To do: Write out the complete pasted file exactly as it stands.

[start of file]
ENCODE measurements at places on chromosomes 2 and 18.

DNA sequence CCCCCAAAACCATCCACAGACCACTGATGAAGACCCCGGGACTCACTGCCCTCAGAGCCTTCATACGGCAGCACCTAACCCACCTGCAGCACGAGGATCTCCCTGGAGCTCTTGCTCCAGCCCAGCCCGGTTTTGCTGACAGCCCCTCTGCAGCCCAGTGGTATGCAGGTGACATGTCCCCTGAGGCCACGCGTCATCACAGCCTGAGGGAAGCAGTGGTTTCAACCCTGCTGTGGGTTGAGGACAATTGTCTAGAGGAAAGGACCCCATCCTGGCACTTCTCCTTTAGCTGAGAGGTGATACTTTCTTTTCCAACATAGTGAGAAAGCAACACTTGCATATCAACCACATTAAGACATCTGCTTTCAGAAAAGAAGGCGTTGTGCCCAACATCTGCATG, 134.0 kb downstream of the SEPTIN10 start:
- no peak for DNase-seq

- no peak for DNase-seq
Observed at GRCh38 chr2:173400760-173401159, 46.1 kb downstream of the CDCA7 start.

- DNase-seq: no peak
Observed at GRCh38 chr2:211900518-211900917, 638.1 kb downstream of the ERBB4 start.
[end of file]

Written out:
ENCODE measurements at places on chromosomes 2 and 18.

DNA sequence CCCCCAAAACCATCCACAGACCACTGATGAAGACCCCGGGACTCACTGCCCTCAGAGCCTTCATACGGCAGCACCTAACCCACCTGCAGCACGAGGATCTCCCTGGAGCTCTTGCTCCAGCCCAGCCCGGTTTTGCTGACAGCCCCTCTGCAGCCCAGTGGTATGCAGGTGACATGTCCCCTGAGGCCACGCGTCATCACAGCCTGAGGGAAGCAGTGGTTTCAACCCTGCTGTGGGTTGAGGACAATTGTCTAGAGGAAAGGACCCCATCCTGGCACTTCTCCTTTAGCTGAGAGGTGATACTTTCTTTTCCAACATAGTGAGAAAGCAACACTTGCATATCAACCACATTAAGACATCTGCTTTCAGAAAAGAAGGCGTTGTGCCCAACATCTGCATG, 134.0 kb downstream of the SEPTIN10 start:
- no peak for DNase-seq

- no peak for DNase-seq
Observed at GRCh38 chr2:173400760-173401159, 46.1 kb downstream of the CDCA7 start.

- DNase-seq: no peak
Observed at GRCh38 chr2:211900518-211900917, 638.1 kb downstream of the ERBB4 start.